4) Alpha maleness doesn’t hinge on charm. There are men who command attention without saying a word. When a man has got the art of body language down to a masterpiece, wit and humor aren’t necessary. Flirty behaviors sometime serve as a mask that a beta male uses to prevent the risk of being direct. A sizzling, smoldering stare might be all the come hither a woman needs instead of blathering compliments, however sincere.

So, now that I’ve discussed what doesn’t equate with alpha maleness, I’m sure you’re wondering what does. And that’s where you come in.

I’m afraid I don’t have a psychological reason to give you. There are theories, granted, such as the evolutionary biology theory that women want alpha males to mate with so that their offspring inherit characteristics that will ensure survival…blah, blah, blah.

What I find far more interesting is individual experience. What traits do alpha males who you know exhibit? It could be some of what I mentioned above—remember, I said alphas don’t have to have good looks, charm, and confidence, but they certainly can.

Leave a comment with your own assessment of what makes a man an alpha to be entered to win my Writer’s Guide to Personality Types. Don’t forget to include your email address so we can alert you if you’re the winner.

I hope that I’ll get a chance to connect with many of you over at my new website, The Character Therapist [http://charactertherapist.com] and my blog (http://charactertherapist.blogspot.com) If you sign up for my newsletter, you’ll receive my Writer’s Guide to Character Motivation for free!

Thanks for stopping by, Jeannie! I hope that all you readers--whether you're writers or not--will go check out The Character Therapist. There's a lot of interesting information that can always help you better understand the book characters you adore (or hate).

Saturday, June 18, 2011

Shift Giveaway Winners

Thanks for spreading the word, everyone!

Without further ado, the two lucky winners who will be receiving a copy of SHIFT and their ghost bracelets (thank you very much, Simon & Schuster!) are...

Shadow Kohler

Congratulations! Please respond to my email by Monday night. If you don't, I will pick another winner.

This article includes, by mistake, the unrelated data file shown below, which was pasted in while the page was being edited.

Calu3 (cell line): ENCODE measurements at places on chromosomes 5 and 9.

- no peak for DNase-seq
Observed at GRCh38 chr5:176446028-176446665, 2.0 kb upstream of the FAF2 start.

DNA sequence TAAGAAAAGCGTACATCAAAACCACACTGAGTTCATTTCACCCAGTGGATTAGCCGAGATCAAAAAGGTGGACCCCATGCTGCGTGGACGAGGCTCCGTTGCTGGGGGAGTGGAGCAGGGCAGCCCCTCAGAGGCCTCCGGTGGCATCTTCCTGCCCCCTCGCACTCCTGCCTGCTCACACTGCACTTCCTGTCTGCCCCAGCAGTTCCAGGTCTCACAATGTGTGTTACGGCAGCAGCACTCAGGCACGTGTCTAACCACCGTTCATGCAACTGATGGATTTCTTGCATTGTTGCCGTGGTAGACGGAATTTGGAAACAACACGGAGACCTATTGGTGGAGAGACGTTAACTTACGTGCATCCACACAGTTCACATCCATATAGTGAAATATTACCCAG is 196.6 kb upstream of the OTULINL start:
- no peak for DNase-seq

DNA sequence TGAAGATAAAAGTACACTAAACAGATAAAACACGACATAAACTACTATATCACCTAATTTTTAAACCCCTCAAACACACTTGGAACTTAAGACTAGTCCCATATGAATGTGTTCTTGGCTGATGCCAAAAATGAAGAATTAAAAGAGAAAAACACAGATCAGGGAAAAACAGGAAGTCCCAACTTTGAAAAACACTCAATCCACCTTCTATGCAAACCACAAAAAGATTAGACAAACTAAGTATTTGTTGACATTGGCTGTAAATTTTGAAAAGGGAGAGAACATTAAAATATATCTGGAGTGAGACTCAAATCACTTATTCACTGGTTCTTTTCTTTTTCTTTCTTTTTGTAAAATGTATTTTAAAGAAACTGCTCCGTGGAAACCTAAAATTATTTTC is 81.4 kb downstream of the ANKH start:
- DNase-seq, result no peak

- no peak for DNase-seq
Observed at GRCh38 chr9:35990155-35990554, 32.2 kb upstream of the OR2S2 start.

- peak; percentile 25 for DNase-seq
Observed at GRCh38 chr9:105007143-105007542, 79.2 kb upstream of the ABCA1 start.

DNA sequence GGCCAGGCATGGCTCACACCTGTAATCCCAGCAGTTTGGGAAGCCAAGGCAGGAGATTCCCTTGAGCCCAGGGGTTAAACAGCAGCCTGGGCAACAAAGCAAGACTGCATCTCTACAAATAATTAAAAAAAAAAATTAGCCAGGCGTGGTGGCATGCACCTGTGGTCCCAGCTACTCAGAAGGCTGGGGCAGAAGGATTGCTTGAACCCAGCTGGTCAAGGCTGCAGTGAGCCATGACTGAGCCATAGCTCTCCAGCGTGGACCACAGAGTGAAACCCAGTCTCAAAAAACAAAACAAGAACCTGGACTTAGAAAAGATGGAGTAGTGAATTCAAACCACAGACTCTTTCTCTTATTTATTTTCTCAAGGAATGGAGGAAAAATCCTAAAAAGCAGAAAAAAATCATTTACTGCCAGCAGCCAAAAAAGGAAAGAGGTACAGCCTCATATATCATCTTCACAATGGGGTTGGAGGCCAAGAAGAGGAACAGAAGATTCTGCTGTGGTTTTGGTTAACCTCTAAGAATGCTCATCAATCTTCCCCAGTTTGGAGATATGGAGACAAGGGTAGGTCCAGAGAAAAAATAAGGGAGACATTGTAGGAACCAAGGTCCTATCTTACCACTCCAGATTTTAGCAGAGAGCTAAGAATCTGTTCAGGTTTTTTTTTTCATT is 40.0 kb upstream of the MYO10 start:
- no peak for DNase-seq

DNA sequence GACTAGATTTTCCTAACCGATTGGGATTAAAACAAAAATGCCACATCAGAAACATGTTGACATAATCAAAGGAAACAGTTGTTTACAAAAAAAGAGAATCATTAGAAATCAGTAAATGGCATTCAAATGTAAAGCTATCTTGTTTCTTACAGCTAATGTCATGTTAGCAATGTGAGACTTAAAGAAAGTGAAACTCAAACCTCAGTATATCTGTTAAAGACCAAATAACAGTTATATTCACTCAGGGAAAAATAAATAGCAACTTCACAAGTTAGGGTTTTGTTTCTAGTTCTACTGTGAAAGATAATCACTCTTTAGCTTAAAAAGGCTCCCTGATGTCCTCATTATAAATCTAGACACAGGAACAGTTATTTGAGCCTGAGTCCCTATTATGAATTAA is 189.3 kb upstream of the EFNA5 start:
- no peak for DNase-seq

And to everyone else: have a wonderful Father's Day tomorrow!

Friday, June 17, 2011

Tori's Review: Serpent's Storm by Amber Benson

320 pages
Price: $7.99
ISBN: 978-0441020096
Released: February 22, 2011
Publisher: Penguin
Author's Website: Amber Benson 
Buy it: Amazon
Obtained: Publisher
Genre: Urban Fantasy
Series: Calliope Reaper Jones 
Book Order:
1. Death's Daughter
2. Cat's Claw
3. Serpent's Storm

Calliope just wants to make it big in the Big Apple like any other working girl. But Callie is also Death's Daughter, no matter how much she tries to stay out of the family business. And now her older sister has made a deal with the Devil himself to engage in a hostile takeover of both Death Inc. and Heaven-once they get Callie out of the way.

My Rating: DNF

My Opinion:
I try to avoid reading Urban Fantasies later in the series when I can help it because it's usually a huge leap of faith by beginning so late. The book either drags me into its universe and I enjoy it, or I am left feeling severely disappointed and guilty.

But sometimes, the writing simply does not work for me. After reading the first third of SERPENT'S STORM, I'd finally had enough with Calliope. Her personality grated on my nerves, and she came off as a whiny child I had no interest in learning more about. Instead of feeling invested, or even sympathetic, I grew agitated and restless. (Though to be fair, I suppose it doesn't help that I judged her too much based on her issue with Daniel at the beginning of the book.)